Hosted by Special Correspondent Arturo R. García
On the eve of the end of Volume III, Heroes managed to pull a genuinely compelling episode out of its’ space-time continuum. But even in that, there were some bad spots.
To begin this week’s Roundtable, I wanted to address two instances that recalled our discussion about the series’ penchant for violence against women.
The first was the description by series producer Greg Beeman of an overhead shot he had in mind for Sylar’s farewell to Elle, which he says was inspired by reading about Hindu and Buddhist priests meditating in the midst of burning bodies. Quoting from his blog:
I remember the script read: “Sylar stands [over] her burning body. A tinge of remorse. Giving Elle far more respect than any of his previous victims.” Anyway, the shot was very dramatic and I found it very haunting, almost beautiful. But the network standards and practices people and even Tim Kring thought it was too disturbing … I don’t know, maybe America’s not ready for full-on immolation.
Hexy: Well, I certainly didn’t get even “a tinge of remorse” from the close-up shot they replaced it with. With the lead up of Sylar using his Scary Voice and quite vocally affirming his return to bad-guy-dom, I think they would have had to be a lot more blatant about presenting “remorse” and “respect” to the audience if they wanted us to pick up on such nuances. My interpretation was that the close up of Sylar watching Elle burn was a non-verbal precursor to the words he used when engaged in his next murder: “I’d forgotten how good this feels.” I saw him reveling in his return to killing.
Mahsino: The Elle shot didn’t really bother me- I was just happy to see her gone, though the victimized/weak woman is way past getting old. I’m glad to see they’re doing massive housecleaning and getting rid of unnecessary characters.
Erica: They wanted Sylar’s scene to be more powerful? Come on — he kills her while kneeling on her body as she whimpers “You’re hurting me,” then we’re treated to shots of her bloody corpse, then he burns her. I didn’t get “respect” from all of that, even in Sylar’s twisted view of reality.
Also, check out this exchange writers Aron Coleite and Joe Polaski had with a viewer over at Comic Book Resources. The viewer’s question is in bold:
“Can you please explain why virtually every romantic relationship on this show ends with either the death or disappearance of the female character? Simone, Eden, Charlie, Caitlin, Yaeko, Maya, and now Elle — in fact, the only exception I can think of off the top of my head is West/Claire.”
Wow. We were concerned when we read your question Amanda. To quote the philosopher Tommy DeCarlo, of Boston, “It kinda took us by surprise and made us realize,” Amanda.
But then we started to think: Yaeko? Caitlin? I don’t think we killed either of them. And you forgot to mention the deaths of Isaac and D.L,, as well as the long life of Angela,, Tracy, Kimiko, and Heidi. Now it’s our turn to put you on the couch – “Top of your head?” Can you explain that language, “Amanda?”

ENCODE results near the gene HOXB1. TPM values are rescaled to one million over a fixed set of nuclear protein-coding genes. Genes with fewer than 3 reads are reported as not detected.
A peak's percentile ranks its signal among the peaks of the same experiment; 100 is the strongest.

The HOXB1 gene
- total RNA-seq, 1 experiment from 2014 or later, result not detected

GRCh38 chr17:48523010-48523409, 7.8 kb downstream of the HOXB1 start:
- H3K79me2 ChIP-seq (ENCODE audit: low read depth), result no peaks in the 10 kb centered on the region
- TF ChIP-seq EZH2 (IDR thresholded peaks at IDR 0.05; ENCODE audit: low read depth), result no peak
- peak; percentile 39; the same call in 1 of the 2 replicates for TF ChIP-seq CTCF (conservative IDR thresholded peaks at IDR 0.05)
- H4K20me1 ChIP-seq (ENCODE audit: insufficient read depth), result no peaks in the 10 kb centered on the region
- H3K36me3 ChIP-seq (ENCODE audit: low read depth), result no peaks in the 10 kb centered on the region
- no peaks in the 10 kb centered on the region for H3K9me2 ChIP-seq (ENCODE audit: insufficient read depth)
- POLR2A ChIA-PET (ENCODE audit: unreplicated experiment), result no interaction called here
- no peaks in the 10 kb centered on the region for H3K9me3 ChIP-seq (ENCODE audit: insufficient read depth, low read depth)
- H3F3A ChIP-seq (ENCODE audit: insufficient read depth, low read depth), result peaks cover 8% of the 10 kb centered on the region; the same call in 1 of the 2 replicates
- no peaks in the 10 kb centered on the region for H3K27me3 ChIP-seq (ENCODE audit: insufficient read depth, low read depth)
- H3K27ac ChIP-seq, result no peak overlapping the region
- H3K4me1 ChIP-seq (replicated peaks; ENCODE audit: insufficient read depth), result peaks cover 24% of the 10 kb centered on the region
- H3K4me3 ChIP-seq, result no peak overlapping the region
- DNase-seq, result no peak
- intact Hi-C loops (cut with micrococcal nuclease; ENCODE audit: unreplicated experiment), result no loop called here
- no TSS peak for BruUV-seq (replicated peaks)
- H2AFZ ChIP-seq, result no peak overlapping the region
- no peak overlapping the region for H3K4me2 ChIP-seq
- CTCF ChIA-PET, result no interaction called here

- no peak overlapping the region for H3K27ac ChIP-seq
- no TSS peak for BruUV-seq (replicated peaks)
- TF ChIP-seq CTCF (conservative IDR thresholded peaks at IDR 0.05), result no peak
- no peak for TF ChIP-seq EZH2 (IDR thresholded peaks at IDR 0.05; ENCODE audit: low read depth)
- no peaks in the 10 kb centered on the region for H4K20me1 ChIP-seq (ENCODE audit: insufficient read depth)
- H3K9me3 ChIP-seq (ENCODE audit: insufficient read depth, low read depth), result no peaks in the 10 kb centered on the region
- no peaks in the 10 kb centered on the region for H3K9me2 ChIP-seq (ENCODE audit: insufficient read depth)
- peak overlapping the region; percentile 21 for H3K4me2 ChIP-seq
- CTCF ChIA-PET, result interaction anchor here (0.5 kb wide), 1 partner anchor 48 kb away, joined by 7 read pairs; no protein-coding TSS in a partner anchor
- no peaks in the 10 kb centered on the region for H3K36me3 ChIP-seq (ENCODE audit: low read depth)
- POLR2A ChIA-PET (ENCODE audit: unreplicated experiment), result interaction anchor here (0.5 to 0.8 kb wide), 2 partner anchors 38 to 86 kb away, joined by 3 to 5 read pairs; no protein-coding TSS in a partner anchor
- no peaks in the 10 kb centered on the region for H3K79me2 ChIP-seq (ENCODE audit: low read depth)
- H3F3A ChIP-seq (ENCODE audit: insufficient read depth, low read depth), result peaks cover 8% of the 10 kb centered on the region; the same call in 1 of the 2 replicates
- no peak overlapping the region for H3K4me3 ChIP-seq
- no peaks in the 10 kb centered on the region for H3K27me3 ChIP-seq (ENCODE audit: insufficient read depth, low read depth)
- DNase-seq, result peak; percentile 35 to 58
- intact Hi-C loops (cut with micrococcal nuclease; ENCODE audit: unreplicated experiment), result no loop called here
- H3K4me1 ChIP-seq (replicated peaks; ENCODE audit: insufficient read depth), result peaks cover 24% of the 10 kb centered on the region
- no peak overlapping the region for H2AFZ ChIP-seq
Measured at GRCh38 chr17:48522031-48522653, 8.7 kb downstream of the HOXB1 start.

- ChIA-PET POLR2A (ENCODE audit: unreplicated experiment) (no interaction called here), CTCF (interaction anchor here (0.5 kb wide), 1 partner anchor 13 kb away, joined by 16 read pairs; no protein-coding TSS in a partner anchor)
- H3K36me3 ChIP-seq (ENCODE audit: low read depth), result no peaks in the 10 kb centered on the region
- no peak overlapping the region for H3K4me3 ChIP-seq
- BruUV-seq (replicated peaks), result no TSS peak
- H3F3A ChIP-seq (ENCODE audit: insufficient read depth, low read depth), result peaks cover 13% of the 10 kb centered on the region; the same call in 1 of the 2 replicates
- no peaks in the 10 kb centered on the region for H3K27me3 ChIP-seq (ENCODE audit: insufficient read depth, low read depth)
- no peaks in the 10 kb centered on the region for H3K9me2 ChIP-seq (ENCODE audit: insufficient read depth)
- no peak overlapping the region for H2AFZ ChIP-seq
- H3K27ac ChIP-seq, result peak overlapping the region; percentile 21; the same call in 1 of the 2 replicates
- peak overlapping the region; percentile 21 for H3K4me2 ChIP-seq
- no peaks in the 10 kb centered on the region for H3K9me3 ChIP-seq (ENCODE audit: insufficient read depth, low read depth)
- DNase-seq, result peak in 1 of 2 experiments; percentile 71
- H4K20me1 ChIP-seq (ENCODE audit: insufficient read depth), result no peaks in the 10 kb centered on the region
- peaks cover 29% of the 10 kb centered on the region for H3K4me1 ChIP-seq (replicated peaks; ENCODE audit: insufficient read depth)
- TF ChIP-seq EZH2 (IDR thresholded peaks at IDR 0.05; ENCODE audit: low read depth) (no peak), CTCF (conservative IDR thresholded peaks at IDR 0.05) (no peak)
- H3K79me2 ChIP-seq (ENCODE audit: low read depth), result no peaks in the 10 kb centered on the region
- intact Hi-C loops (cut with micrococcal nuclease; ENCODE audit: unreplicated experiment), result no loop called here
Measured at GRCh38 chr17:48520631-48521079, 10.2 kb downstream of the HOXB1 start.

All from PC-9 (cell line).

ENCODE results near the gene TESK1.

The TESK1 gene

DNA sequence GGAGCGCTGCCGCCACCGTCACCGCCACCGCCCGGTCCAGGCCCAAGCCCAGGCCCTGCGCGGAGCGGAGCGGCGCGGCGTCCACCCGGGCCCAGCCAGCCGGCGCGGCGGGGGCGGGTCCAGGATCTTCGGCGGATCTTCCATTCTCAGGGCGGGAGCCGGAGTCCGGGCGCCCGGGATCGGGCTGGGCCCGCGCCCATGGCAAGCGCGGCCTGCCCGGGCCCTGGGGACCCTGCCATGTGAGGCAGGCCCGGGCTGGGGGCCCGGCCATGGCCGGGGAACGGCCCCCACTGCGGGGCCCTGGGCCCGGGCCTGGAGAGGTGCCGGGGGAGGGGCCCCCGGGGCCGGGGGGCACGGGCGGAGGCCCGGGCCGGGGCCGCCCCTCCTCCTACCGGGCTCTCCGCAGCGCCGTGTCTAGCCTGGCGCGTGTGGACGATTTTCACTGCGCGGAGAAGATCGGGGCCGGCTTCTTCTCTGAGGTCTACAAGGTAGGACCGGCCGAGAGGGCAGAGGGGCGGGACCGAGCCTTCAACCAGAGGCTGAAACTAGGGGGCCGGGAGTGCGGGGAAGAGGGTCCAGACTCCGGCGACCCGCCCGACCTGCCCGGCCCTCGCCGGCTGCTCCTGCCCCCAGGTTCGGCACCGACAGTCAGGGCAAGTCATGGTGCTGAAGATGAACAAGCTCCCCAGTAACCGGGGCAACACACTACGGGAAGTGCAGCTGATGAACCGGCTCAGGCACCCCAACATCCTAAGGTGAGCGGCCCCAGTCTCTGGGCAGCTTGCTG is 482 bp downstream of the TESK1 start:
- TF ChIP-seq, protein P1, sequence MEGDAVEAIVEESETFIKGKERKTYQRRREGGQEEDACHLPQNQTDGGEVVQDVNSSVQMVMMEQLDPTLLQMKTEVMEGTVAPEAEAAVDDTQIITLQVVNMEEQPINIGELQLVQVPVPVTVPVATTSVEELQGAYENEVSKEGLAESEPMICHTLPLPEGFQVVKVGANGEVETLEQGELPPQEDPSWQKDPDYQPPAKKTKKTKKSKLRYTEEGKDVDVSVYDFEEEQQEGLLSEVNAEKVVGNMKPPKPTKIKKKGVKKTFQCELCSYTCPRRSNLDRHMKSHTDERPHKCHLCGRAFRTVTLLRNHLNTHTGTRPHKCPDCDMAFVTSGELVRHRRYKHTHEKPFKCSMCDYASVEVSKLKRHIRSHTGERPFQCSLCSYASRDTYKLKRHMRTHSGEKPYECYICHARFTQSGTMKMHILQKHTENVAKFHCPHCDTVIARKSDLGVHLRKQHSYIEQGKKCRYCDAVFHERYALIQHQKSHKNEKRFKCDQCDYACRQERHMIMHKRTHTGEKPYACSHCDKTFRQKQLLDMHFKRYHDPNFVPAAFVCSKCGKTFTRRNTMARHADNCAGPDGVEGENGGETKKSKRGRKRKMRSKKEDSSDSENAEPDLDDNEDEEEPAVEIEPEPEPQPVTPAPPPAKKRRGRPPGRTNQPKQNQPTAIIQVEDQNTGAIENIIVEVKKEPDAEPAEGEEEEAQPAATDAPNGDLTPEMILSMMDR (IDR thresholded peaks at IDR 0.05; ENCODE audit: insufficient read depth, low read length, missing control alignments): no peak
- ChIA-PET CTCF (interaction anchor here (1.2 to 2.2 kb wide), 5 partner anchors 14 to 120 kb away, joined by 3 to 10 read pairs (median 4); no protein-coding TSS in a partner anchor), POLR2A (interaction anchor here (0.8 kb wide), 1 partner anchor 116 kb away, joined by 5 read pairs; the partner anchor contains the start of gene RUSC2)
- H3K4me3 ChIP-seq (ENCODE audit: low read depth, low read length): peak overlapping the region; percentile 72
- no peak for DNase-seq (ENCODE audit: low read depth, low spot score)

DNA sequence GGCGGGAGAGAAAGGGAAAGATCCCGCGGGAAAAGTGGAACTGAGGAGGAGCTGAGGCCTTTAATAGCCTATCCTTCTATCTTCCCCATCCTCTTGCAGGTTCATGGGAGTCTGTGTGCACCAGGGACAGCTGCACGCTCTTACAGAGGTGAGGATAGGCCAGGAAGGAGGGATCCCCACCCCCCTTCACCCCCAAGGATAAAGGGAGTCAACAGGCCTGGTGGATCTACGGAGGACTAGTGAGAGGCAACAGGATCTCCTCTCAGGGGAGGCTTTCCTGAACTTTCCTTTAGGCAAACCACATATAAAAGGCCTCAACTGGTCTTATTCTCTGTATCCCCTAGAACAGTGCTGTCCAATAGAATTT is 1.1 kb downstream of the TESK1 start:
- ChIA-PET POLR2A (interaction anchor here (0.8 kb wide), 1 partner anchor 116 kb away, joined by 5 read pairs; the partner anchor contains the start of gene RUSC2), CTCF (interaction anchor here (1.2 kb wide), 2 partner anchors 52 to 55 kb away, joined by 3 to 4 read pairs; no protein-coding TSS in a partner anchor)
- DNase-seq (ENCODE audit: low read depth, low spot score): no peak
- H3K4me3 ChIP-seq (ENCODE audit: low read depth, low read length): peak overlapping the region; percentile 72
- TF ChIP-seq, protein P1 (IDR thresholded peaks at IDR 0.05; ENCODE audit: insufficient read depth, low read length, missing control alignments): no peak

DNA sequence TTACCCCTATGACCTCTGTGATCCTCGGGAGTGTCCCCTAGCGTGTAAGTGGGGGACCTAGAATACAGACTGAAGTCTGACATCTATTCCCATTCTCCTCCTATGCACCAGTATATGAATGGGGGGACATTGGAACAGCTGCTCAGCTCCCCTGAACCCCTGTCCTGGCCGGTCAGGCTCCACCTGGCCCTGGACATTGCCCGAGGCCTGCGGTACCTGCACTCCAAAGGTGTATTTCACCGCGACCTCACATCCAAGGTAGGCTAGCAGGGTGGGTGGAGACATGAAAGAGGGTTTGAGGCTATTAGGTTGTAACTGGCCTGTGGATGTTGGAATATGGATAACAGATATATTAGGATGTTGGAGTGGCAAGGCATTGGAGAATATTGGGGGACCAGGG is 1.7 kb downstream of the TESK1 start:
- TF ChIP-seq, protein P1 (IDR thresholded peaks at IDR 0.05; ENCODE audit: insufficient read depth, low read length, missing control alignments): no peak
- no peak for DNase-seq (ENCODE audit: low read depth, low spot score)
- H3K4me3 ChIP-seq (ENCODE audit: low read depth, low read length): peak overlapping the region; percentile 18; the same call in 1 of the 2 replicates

Is it me, or was that an extraordinarily flippant response on their part? Do these people even realize how they come off?
Clara: Sometimes, the Heroes staff needs a good slap to the face. Not only were they incredibly patronizing, they didn’t even bother to read the question. Again, common sense and logic clearly are not in their radar.
Mahsino: In my experience, people who can cram that much douchiness in a quote usually are unaware of how bad they come off- see The Hills, Katherine Heigl, Chuck Norris. Women in purely consensual relationships die. As I recall, DL and Jessica Barbara Traci Niki were manufactured, Angela was mind-raped and trapped in her own body by her hubby, as was Sandra. And abandoning women in the space-time continuum, to me, might as well be killing.
Hexy: Jeebus. Flippant is an understatement. To begin with, the questioner actually SAID “death or disappearance”. They not only come across as not giving a sh-t about the topic, but as not even having read the question properly. What a bunch of douches. And Tracy isn’t exactly “long lived”. She’s only been around for half a season.
Erica: Reading that quote was one of the rare instances in which my jaw actually drops open while I’m reading — did they ACTUALLY just SAY that?!? It shows a very casual attitude to a serious topic, it doesn’t answer the question at all, their counter-examples were laughably weak, and the final sentences were just pathetic.
They really had only two ways they could go with this: (1) examine this trend in the context of the larger picture (e.g., “Heroes is a very violent show in many ways, and both men and women bear the burden of this”), or (2) pretend there’s no problem. It’s telling that they chose the latter method.
Ok, from the bad, we go to the very good — the Nakamura family. Is it too cynical to wonder whether these scenes were an apology for Tim Kring’s Benetrelli nonsense earlier this year? And where does Hiro go from here?
Mahsino: I really hope everyone’s powers were given back to them after Arthur died and Peter was just a little slow on the uptake. If not, since Hiro was stuck in the past, shouldn’t he still be walking around in the present only aged 16+ years? I realize logic shouldn’t really be applied to the show, but still I’m trying to throw out ideas to help them end the year strong. But seriously, what makes Ando think they’ll give him powers? Clearly, he isn’t “All American.”